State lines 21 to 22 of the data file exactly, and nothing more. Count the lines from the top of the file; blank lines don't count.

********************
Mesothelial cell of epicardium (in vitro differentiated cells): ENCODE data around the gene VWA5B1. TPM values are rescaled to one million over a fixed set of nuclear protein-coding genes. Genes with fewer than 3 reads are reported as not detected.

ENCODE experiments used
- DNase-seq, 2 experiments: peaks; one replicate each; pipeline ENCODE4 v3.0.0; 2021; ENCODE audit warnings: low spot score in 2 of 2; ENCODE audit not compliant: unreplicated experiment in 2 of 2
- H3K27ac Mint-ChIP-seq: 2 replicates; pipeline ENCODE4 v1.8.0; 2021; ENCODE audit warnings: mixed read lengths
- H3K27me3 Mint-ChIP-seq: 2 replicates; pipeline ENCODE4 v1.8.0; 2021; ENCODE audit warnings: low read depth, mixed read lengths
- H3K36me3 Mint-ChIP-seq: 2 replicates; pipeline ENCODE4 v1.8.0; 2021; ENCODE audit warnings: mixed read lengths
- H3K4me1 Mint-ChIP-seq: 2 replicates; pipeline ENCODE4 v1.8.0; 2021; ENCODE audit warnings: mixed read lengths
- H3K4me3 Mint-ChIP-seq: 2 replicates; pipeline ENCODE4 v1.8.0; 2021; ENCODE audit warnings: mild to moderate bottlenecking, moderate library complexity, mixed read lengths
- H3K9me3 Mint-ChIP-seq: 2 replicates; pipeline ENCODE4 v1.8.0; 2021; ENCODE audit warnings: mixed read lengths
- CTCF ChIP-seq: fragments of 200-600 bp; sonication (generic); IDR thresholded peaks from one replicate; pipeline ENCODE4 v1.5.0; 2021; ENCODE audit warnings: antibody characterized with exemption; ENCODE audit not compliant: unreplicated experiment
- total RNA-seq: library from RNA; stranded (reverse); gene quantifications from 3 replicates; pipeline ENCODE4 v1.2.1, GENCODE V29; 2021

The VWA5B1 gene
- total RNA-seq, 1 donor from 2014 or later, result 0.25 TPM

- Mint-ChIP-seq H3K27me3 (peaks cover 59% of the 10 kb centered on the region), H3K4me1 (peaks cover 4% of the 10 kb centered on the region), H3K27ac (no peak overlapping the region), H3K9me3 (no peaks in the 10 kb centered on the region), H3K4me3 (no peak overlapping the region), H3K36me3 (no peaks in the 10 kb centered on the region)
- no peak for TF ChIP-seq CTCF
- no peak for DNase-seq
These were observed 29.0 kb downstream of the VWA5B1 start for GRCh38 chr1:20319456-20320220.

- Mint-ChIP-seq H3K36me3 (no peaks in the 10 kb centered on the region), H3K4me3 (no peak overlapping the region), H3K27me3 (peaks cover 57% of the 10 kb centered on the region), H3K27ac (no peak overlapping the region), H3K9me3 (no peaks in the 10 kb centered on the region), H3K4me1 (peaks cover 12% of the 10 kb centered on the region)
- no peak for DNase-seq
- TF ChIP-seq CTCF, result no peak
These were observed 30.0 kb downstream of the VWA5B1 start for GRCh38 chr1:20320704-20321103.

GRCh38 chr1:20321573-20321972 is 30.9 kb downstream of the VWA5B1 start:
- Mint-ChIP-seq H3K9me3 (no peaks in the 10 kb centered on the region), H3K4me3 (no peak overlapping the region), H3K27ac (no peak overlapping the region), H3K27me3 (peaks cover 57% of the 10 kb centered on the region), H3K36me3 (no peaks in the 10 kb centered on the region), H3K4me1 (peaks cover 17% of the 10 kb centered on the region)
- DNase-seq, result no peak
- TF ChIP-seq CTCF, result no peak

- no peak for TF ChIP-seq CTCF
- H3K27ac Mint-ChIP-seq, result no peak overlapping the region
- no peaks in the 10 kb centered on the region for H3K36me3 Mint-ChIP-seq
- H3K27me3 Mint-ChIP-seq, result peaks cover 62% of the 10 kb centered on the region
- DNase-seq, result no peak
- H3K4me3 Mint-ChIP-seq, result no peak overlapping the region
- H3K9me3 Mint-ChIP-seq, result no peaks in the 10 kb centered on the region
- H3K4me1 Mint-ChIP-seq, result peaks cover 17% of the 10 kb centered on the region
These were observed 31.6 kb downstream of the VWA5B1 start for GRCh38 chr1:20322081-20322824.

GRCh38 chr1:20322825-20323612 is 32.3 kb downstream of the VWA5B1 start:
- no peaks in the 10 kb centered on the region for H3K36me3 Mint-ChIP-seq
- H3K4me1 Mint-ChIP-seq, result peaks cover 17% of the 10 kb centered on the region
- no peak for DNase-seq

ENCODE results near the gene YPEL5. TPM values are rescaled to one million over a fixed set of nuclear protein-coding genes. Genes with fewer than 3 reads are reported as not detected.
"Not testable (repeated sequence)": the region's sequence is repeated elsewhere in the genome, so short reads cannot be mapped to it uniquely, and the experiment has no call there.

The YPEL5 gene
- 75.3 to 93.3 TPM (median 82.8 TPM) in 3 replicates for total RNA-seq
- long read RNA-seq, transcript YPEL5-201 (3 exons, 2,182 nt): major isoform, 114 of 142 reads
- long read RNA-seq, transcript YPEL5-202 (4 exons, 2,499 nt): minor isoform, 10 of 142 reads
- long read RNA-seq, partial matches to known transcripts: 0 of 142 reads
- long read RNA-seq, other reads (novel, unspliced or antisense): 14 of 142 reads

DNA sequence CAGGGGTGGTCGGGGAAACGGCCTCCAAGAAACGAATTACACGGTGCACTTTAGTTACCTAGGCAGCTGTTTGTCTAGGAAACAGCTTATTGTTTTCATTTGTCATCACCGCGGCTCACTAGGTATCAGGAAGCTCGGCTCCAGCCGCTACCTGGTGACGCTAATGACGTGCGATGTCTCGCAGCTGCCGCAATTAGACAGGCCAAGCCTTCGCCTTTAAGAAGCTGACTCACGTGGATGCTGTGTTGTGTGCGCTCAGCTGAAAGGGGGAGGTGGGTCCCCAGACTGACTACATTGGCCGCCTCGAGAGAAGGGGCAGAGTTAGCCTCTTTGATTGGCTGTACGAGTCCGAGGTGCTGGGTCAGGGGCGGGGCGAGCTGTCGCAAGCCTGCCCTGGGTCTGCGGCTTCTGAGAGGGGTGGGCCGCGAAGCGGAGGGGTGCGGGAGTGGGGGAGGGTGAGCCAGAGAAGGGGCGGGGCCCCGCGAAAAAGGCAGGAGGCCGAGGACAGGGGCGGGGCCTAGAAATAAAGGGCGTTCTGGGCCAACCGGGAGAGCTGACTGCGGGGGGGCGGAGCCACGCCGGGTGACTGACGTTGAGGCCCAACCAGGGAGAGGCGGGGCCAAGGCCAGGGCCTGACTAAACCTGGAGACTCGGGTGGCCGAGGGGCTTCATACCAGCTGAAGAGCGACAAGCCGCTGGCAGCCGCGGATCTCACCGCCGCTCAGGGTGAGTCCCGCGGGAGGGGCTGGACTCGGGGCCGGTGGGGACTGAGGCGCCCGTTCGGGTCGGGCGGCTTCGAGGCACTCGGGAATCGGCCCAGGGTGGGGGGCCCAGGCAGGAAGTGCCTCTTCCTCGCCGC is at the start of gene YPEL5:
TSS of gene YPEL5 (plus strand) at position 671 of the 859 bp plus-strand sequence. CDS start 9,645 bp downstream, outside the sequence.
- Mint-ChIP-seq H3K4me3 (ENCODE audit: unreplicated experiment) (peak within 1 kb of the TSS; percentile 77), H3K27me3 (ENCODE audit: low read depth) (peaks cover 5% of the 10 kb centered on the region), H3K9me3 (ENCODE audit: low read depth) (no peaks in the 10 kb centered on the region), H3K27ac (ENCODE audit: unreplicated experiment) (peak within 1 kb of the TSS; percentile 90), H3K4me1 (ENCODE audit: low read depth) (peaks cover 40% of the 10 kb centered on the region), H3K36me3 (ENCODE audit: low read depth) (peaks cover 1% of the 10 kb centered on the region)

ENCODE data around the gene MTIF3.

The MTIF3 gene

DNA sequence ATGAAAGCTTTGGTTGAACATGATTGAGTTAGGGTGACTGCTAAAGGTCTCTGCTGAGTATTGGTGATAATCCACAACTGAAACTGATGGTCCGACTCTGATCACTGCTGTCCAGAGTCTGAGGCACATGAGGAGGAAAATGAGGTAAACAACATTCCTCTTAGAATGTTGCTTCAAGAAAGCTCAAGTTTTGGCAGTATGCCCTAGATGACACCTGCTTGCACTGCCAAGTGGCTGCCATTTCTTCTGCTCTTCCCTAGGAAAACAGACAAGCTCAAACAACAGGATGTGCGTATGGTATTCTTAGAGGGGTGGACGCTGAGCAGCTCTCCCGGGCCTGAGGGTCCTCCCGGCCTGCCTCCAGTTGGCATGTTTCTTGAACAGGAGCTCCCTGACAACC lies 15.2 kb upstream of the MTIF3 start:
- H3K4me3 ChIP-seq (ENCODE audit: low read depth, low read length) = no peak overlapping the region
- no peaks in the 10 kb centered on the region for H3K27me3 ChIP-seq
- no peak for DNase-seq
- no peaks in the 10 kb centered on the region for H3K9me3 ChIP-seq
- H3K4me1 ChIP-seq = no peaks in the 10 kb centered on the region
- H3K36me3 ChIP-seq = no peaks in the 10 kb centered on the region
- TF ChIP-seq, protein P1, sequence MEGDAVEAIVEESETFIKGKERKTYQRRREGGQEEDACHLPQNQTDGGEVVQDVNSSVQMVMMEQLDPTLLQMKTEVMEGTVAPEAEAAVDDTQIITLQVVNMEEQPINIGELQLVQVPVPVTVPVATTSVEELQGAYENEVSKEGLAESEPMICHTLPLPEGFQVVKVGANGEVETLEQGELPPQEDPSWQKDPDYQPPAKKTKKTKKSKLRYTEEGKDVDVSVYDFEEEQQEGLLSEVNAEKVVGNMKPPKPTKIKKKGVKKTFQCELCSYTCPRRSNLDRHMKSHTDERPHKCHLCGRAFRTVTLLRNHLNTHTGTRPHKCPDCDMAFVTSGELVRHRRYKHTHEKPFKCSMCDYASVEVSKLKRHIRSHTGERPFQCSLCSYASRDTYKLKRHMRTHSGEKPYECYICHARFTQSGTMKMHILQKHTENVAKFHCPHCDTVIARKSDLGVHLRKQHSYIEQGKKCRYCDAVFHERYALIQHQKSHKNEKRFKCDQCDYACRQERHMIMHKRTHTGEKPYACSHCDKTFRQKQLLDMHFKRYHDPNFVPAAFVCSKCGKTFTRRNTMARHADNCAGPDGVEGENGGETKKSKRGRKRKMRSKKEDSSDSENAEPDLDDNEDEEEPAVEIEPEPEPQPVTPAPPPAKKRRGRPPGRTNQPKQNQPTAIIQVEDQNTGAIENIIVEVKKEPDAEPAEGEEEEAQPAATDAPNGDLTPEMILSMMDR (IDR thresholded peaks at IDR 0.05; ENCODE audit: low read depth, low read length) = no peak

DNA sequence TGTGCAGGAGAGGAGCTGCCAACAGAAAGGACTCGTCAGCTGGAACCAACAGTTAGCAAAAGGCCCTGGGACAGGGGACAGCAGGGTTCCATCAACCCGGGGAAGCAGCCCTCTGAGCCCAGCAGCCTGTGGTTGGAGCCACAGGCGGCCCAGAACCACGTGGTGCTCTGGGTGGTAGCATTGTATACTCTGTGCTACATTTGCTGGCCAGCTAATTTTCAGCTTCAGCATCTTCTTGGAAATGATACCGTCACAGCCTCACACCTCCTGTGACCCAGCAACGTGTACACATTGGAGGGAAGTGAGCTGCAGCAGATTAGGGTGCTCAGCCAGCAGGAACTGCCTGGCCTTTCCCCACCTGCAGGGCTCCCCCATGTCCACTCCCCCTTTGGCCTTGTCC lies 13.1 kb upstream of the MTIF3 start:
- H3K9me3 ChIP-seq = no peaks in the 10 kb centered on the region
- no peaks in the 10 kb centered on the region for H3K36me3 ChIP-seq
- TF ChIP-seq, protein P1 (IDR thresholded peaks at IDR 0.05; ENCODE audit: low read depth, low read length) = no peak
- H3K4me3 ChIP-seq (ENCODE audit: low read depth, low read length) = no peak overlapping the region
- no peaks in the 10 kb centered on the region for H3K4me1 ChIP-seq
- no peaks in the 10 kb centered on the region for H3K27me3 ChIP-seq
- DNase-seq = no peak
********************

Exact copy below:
These were observed 30.0 kb downstream of the VWA5B1 start for GRCh38 chr1:20320704-20321103.

GRCh38 chr1:20321573-20321972 is 30.9 kb downstream of the VWA5B1 start: